Crossing the Plains with Bruno by Annick Smith (review)

Crossing the Plains with Bruno by Annick Smith (review) Boelte quotes from Douwe Draaisma's Metaphors of Memory: "With each new metaphor we place a different filter in front of our perception of memory" (63). Fog is Boelte's metaphor, and as a metaphor it finally does offer some perspective, self-knowledge, and relief--although uncovering scientific facts about weather patterns, the jet stream, and geography cannot alleviate sadness or reveal truth. By juxtaposing chapters about fog and accounts of conversations with childhood friends, by interweaving research with memoir, Boelte skillfully, often lyrically, recreates a state of mind that must be familiar to readers who, long after the conventional grieving period is over, seek ways to confront loss, unanswered questions, and the uneasiness that accompanies forgetting. When I first read The Beautiful Unseen, I felt it left too much unsaid. I expected less about fog, more about such issues as suicide or the impact of a young person's death on a family. However, returning to the book for this review and reflecting further on what it does set out to accomplish, I think it has said exactly enough, and said it well. Kathleen Boardman University of Nevada, Reno Annick Smith, Crossing the Plains with Bruno. San Antonio: Trinity University Press, 2015. http://www.deepdyve.com/assets/images/DeepDyve-Logo-lg.png Western American Literature The Western Literature Association

Crossing the Plains with Bruno by Annick Smith (review)

Western American Literature, Volume 51 (2) – Aug 27, 2016

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Publisher
The Western Literature Association
Copyright
Copyright © The Western Literature Association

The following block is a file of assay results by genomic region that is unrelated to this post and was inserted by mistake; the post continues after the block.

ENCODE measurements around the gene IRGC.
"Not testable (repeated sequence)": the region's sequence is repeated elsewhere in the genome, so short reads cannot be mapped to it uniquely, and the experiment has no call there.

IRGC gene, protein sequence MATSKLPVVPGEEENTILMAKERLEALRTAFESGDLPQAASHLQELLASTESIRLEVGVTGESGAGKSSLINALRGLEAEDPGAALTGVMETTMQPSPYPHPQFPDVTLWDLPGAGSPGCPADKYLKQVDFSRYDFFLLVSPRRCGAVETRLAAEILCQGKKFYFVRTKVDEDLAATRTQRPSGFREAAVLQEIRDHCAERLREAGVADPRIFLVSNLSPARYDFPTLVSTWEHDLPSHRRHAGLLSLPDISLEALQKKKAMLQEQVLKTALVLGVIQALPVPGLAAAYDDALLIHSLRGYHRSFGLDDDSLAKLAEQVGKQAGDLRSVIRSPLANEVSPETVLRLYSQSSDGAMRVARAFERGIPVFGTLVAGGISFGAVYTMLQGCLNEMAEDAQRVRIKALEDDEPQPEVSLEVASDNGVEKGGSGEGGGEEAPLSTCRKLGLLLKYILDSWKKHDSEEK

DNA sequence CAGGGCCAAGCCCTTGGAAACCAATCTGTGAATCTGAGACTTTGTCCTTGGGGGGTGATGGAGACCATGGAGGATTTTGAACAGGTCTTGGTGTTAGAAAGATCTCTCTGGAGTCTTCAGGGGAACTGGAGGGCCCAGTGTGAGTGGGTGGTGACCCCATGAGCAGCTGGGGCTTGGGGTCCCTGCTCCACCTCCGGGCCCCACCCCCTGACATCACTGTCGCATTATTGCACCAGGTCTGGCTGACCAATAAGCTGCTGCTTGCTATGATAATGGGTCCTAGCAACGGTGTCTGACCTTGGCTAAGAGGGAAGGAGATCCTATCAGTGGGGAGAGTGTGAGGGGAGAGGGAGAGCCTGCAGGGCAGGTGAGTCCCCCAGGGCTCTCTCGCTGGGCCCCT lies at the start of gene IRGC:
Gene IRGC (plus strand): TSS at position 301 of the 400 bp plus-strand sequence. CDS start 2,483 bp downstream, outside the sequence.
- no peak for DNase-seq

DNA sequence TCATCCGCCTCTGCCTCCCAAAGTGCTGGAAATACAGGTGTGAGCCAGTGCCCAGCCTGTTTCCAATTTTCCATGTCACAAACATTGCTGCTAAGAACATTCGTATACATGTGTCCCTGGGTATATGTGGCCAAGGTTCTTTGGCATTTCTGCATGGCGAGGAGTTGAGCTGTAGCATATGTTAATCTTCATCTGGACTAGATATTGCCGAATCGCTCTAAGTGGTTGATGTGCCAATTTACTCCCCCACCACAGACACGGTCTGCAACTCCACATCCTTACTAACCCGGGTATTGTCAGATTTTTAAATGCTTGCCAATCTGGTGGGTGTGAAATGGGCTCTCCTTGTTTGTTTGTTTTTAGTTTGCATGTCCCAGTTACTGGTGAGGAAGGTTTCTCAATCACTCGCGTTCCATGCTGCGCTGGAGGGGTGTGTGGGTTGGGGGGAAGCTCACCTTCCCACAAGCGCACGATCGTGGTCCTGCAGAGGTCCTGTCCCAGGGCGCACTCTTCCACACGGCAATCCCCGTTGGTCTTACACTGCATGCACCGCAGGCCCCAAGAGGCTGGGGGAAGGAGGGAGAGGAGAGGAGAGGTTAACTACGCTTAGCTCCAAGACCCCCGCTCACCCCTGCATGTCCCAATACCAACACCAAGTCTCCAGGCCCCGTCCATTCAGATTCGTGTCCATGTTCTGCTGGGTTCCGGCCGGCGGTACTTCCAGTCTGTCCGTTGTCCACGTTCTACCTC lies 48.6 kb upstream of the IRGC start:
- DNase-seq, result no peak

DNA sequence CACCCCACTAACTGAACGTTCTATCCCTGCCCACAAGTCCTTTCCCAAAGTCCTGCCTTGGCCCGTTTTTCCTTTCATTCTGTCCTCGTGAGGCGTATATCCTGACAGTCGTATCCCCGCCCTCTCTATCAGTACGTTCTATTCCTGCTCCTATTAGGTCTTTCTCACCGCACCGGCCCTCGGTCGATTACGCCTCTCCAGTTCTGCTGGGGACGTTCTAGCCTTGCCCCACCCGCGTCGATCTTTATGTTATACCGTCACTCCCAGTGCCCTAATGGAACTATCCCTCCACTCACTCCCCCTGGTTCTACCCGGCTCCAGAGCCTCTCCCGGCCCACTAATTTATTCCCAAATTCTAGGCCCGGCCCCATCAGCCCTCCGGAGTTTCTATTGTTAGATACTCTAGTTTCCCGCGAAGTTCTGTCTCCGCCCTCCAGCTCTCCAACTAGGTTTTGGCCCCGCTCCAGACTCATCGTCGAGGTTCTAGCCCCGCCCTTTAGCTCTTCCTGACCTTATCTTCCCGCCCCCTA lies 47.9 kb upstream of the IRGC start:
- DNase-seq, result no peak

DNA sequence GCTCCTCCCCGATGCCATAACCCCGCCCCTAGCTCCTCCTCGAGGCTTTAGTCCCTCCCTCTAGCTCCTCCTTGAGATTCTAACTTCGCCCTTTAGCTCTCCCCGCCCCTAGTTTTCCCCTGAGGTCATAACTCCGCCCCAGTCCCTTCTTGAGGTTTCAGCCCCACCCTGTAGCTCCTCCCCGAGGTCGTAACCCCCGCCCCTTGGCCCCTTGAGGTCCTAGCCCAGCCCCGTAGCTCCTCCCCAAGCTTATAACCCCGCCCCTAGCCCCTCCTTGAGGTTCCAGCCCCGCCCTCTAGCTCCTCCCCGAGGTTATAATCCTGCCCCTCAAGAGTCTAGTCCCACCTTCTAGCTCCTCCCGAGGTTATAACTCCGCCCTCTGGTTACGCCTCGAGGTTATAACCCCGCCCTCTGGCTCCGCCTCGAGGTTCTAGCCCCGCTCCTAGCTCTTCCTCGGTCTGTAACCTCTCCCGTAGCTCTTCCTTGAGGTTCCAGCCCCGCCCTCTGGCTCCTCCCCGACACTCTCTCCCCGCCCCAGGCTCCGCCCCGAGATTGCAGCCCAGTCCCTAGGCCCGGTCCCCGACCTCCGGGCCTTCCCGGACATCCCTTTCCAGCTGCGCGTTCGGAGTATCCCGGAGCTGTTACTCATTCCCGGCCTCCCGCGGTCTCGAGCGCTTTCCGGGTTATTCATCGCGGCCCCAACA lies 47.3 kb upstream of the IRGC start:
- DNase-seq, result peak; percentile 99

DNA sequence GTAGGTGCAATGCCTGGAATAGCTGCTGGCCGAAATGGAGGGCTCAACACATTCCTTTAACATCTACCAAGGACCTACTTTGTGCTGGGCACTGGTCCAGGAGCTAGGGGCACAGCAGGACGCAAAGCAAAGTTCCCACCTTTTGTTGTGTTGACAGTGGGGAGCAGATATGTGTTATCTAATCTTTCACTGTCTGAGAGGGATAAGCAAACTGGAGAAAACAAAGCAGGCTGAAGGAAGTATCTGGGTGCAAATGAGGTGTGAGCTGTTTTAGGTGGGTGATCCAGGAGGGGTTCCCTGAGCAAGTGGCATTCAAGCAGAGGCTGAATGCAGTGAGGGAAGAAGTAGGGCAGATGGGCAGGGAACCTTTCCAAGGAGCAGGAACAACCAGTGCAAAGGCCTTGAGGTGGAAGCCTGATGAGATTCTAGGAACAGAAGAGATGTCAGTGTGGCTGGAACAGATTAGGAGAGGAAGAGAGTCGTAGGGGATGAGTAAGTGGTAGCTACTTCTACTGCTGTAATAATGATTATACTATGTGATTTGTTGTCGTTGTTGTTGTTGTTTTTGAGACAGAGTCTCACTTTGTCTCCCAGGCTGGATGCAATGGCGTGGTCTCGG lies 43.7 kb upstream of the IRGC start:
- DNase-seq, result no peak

ISSN
1948-7142
Publisher site
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Abstract

Boelte quotes from Douwe Draaisma's Metaphors of Memory: "With each new metaphor we place a different filter in front of our perception of memory" (63). Fog is Boelte's metaphor, and as a metaphor it finally does offer some perspective, self-knowledge, and relief--although uncovering scientific facts about weather patterns, the jet stream, and geography cannot alleviate sadness or reveal truth. By juxtaposing chapters about fog and accounts of conversations with childhood friends, by interweaving research with memoir, Boelte skillfully, often lyrically, recreates a state of mind that must be familiar to readers who, long after the conventional grieving period is over, seek ways to confront loss, unanswered questions, and the uneasiness that accompanies forgetting. When I first read The Beautiful Unseen, I felt it left too much unsaid. I expected less about fog, more about such issues as suicide or the impact of a young person's death on a family. However, returning to the book for this review and reflecting further on what it does set out to accomplish, I think it has said exactly enough, and said it well. Kathleen Boardman University of Nevada, Reno Annick Smith, Crossing the Plains with Bruno. San Antonio: Trinity University Press, 2015.

Journal

Western American LiteratureThe Western Literature Association

Published: Aug 27, 2016

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